Week 5- Two Rooms and a Boom

A couple of weeks ago in class, there was a game that was more unique than the rest, Two Rooms and a Boom. I was not initially too excited for this game, until I heard that the whole class was going to be playing the game together, and people were going to have roles. Although not my favorite kind of game, the idea of that style of play interested me a ton, so I came in ready. Two Rooms and a Boom is essentially a hide your identity sort of game, with two teams (blue and red). Two groups randomly form at the start of the game, regardless of what color or role they have. The red team is trying to place one of their members, who has the role of “Bomber” in the same group as the blue “President”, whose team is trying to prevent this.

The game consists of asking players to show either their color, or both role and color. Players can refuse to give information, or just a little bit of it. Roles also affect gameplay, with some people only able to tell the truth, while others may seem like red team members, but are actually a blue spy. There are even independent teams, designated gray, who are trying to complete their own objectives to win. For example, two people have the Romeo and Juliet role, and are trying to be in the same group their partner is in along with the “Bomber” by the end of the game.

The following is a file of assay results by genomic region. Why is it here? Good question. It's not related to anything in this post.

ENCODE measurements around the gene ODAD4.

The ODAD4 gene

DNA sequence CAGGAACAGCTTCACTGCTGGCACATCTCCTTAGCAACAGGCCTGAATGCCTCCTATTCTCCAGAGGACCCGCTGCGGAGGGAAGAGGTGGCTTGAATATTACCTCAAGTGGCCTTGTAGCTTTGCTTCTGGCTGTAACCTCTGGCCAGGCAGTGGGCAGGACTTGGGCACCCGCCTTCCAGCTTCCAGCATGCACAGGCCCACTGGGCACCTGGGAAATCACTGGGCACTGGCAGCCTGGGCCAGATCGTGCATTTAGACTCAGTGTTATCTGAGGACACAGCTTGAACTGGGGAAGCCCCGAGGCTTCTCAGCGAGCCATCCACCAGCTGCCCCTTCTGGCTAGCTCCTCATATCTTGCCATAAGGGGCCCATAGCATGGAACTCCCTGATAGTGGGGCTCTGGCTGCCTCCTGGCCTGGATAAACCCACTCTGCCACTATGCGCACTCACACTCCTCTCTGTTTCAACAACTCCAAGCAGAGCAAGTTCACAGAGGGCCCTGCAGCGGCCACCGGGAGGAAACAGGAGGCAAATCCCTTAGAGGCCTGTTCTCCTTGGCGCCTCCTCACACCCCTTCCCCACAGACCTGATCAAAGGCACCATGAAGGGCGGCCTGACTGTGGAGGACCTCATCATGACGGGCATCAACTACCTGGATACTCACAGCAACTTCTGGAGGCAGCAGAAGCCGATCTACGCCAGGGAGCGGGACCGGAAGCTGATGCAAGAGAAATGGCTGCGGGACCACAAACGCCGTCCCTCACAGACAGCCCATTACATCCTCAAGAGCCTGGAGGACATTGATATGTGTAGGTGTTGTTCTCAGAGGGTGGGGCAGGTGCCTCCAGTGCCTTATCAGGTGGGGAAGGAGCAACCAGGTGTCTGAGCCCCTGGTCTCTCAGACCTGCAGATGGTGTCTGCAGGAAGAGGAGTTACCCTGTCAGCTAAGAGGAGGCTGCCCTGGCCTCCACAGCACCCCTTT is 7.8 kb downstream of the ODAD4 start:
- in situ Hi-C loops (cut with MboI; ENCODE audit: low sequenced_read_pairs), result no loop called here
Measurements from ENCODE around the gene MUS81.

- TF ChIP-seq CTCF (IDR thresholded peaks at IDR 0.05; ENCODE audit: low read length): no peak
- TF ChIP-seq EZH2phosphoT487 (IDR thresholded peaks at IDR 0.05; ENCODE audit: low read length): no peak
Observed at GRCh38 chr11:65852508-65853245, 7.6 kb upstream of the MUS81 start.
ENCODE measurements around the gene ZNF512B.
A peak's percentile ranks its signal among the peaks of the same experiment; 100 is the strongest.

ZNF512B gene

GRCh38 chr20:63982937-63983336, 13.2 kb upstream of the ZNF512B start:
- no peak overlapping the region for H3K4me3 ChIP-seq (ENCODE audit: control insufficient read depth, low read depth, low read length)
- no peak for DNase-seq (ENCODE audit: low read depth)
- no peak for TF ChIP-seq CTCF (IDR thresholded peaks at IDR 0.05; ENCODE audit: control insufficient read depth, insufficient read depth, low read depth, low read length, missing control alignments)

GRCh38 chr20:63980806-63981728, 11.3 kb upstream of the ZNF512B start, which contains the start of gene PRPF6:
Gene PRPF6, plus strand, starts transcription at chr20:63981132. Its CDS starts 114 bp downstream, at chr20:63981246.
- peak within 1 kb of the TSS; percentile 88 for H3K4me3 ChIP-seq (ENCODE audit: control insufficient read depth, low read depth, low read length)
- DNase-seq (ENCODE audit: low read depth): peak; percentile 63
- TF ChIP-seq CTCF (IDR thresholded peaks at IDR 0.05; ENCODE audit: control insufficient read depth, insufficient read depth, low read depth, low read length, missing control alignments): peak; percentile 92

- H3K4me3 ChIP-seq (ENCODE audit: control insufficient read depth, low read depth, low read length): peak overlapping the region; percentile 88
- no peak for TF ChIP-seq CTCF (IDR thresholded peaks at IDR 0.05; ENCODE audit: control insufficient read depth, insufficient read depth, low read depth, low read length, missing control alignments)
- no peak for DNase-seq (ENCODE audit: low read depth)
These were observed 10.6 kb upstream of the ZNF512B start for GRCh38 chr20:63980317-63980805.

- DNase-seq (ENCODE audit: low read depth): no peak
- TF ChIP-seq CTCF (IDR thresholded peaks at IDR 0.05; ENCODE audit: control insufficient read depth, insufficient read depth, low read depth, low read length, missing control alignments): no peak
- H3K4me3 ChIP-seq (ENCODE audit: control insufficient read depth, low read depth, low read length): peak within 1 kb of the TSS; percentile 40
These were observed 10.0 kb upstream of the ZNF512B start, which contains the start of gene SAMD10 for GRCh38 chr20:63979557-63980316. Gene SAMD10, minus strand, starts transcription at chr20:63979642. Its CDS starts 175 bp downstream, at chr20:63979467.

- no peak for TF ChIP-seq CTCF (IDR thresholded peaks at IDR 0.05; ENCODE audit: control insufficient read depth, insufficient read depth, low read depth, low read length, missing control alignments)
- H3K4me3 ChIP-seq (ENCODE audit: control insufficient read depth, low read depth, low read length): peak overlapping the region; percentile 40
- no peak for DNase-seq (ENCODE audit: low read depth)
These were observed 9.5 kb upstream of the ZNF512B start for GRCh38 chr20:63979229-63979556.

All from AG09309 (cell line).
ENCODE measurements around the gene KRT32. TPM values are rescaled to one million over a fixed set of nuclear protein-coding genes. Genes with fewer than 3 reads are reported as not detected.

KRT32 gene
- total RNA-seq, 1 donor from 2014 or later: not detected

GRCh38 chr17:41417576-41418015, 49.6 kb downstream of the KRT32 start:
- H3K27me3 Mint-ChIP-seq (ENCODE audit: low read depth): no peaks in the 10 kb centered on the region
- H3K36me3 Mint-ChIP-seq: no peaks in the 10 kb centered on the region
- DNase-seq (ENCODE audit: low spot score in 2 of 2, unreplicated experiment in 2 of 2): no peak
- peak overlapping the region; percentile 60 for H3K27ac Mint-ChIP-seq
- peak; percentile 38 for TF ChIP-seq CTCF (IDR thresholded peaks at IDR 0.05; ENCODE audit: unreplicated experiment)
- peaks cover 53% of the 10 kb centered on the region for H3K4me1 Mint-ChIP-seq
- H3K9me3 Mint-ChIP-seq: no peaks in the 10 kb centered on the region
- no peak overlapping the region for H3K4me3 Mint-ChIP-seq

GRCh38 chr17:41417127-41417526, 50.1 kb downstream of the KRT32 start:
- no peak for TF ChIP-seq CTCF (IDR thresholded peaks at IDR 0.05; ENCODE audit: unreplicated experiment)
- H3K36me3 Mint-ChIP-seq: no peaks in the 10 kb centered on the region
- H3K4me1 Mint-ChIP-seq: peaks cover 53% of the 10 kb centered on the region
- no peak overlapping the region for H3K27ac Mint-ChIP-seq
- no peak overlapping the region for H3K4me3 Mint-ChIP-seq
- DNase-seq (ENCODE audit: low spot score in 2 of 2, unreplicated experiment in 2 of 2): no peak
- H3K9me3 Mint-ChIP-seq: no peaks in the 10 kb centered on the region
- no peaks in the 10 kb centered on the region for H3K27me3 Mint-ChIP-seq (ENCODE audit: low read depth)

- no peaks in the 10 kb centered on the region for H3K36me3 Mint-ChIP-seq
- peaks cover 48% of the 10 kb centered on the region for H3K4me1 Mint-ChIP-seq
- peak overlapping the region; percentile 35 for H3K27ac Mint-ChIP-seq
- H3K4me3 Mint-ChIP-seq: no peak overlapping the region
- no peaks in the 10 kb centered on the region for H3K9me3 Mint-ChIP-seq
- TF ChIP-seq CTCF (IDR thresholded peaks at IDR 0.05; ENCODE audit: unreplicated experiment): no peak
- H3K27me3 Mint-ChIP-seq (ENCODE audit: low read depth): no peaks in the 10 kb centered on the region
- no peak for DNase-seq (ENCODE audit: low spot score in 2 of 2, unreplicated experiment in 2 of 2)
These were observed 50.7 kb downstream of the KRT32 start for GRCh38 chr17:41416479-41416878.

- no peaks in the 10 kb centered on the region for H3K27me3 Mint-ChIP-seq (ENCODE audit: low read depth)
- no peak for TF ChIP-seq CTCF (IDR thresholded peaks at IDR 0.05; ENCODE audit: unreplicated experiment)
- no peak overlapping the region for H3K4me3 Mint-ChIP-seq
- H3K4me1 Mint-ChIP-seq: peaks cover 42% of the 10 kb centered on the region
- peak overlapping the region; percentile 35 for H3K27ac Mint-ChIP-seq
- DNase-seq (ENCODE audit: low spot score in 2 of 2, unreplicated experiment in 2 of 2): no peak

Each round of the game has each group choose a leader, regardless of role, who decides a certain number of “hostages” to transfer to the other group. This plays into certain objectives, since not everyone has the same goal. The game ends after a certain number of rounds, and sometimes the “hostage” count changes between these rounds, increasing the risk to send away the wrong people.

I feel like the hardest part of this game was getting people to trust you enough to tell you what role they were. It was easiest when your role was gray, since they knew that you were less likely to interfere with their objective. It was really difficult to gain info as the “Ambassador” role, in my opinion, because people think that you either already had a ton of info, so the risk that you could influence the leader and team objectives were higher.

I believe that my cousins back home would love this game, since they already like large group games during family reunions and such. This concept would greatly appeal to them, and probably become a regular game we play together in the future if I introduce it.